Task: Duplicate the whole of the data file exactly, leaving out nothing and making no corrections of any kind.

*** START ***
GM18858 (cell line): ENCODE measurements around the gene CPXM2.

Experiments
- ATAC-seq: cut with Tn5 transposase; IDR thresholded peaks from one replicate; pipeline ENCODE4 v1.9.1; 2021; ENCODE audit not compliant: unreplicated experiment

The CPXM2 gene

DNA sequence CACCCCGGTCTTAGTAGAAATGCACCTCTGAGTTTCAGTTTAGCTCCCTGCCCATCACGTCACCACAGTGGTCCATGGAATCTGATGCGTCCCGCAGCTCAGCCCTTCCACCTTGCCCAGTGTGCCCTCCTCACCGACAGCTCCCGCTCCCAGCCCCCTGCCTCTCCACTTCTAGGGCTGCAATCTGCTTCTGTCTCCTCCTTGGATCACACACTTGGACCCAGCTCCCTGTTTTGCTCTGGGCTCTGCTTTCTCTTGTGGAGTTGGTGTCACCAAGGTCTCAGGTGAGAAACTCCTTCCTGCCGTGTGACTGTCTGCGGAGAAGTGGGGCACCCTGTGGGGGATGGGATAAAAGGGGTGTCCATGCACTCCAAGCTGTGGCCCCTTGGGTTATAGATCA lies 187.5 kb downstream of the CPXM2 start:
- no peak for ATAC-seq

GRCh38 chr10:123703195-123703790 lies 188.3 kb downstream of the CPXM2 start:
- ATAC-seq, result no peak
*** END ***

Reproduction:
GM18858 (cell line): ENCODE measurements around the gene CPXM2.

Experiments
- ATAC-seq: cut with Tn5 transposase; IDR thresholded peaks from one replicate; pipeline ENCODE4 v1.9.1; 2021; ENCODE audit not compliant: unreplicated experiment

The CPXM2 gene

DNA sequence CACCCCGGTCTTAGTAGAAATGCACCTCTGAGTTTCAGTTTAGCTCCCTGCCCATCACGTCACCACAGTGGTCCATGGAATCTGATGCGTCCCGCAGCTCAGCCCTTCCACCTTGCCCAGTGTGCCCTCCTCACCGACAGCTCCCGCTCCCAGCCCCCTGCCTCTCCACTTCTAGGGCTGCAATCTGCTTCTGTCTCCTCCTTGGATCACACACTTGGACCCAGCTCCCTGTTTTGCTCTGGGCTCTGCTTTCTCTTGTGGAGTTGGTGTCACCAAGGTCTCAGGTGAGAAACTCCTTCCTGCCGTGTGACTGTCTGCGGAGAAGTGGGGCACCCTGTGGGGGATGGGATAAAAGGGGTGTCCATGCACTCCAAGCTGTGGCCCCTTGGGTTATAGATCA lies 187.5 kb downstream of the CPXM2 start:
- no peak for ATAC-seq

GRCh38 chr10:123703195-123703790 lies 188.3 kb downstream of the CPXM2 start:
- ATAC-seq, result no peak